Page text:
lied army, under my command, by Bavay. The We have not yet any exact account of the enemy's remains of the French army have retired apon loss; it is enough to know that two-thirds of the Laon. All accounts agree in stating, that it is in a whole army are killed, wounded, or prisoners : very wretched state; and that, in addition to its among the latter are Generals Mouton, Duhesine, losses in battle and in prisoners, it is losing rast and Compans. Up to this time about 300 caunoit, numbers of men by desertion. The soldiers quit and 1000 cassions, are in our hands. Few victories, their regiments in parties, and return to their homes; have been so complete, and there is certainly no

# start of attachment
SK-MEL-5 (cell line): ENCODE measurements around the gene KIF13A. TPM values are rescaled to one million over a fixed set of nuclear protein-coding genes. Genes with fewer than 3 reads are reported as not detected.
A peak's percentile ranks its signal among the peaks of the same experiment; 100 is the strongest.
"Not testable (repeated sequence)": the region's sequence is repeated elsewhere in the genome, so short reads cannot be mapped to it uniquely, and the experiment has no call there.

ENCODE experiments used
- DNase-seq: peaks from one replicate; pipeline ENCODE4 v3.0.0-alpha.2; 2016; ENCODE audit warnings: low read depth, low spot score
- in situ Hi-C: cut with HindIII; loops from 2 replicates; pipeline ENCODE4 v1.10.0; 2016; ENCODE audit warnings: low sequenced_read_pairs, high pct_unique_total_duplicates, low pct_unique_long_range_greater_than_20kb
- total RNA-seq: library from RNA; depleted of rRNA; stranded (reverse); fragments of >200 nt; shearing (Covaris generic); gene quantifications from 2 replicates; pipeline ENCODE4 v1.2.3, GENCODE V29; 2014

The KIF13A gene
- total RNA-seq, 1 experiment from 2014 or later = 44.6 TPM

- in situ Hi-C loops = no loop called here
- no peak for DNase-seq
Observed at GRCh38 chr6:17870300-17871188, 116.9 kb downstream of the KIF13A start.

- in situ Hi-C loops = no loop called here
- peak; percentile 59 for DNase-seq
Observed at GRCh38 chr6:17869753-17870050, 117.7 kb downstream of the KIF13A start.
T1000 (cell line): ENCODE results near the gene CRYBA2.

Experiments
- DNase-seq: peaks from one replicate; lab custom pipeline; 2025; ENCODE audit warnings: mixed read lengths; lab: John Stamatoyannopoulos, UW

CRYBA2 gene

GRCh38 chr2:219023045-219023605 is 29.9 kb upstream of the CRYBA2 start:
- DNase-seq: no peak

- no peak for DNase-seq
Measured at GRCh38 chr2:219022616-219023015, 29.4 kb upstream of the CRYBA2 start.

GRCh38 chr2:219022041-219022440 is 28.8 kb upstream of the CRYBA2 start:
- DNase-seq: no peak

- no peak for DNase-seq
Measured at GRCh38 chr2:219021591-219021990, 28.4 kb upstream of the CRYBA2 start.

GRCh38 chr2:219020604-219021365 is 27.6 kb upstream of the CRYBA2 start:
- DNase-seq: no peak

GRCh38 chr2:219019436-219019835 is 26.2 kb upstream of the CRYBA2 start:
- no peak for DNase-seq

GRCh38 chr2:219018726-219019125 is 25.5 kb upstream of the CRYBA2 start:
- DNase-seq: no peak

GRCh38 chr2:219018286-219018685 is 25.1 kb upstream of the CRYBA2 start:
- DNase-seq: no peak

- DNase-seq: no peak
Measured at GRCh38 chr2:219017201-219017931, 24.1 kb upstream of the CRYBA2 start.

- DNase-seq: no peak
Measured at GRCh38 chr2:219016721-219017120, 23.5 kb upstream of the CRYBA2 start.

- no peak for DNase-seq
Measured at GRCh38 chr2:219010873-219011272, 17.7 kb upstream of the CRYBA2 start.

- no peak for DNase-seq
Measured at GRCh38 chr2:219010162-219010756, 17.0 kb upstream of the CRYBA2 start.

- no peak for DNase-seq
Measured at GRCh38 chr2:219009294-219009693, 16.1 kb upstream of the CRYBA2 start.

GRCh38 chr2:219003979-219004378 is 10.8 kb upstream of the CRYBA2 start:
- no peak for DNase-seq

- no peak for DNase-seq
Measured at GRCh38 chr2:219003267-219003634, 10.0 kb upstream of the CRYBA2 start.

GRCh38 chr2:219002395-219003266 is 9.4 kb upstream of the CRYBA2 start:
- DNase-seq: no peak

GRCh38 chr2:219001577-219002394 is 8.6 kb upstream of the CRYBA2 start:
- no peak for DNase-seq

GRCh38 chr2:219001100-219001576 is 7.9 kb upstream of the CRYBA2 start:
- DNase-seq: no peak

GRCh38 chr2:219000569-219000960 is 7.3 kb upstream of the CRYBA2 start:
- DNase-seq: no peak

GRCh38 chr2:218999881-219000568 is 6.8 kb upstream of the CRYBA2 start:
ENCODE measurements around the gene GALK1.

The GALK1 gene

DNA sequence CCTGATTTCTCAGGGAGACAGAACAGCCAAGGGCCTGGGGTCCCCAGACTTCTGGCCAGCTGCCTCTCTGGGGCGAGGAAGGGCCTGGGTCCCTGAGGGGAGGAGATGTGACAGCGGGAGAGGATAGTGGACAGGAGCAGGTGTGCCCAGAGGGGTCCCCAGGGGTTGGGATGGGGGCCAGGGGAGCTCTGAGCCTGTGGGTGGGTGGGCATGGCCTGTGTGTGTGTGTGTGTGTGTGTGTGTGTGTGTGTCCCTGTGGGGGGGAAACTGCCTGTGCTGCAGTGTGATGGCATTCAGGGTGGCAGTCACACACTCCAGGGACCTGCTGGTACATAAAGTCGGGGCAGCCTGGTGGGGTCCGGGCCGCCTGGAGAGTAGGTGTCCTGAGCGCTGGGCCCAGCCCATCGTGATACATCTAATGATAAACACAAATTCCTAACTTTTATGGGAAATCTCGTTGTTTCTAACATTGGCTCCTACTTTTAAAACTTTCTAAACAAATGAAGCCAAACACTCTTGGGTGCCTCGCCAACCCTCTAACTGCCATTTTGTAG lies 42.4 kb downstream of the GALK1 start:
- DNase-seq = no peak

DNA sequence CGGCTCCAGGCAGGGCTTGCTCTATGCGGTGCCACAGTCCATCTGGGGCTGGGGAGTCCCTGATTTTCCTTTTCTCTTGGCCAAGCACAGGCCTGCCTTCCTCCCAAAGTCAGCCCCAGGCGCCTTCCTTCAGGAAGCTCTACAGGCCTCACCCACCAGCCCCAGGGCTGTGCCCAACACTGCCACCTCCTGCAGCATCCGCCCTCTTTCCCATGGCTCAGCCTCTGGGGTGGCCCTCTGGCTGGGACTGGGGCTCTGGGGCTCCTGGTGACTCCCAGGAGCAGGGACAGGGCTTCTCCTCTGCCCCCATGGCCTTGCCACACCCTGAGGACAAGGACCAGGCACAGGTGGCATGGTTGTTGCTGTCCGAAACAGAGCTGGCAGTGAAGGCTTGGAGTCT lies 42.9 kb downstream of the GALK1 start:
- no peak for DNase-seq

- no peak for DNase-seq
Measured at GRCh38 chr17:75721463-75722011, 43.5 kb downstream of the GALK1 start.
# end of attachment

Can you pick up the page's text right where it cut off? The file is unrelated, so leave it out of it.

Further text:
ikose of the cavalry and artillery seiling their horses example that an army two days after losing a to the people of the country. The 3d corps, which battle, engaged in such an action, and so glorious, in my dispatch of the 19th I informed your Lordly maintained it. Honour be to troops capable ship liad been detached to observe the Prussian of so much firmness and valour! In the middle army, remained in the neiglıbourhood of Wavre till of the position oecnpied by the French army, and the 2014 ; it then made good ils retreat by Nanur exactly npon the height, is a farm called La Belle and Dinon. This corps is the only one remaining Alliance. The marcii of all the Prussian columın: entire. I am not yet able to trans:nit your Lord. was directed towards this farm, which was visible ship returns of the killed and wounded in the army from every side. It was there that Napoleon was in the late actions. It gives me the greatest satisduring the battle; it was thence lie gave his faction to inform you, that Colonel Delaney is not orders, that he fattered himself with the lopes of dead: he is badly wounded, but his recovery is not victory, and it was there that his ruin was de doubted, and I hope will be early. cided. There, too, it was, that by a happy chance Pield Marshal Blucher and Lord Wellington met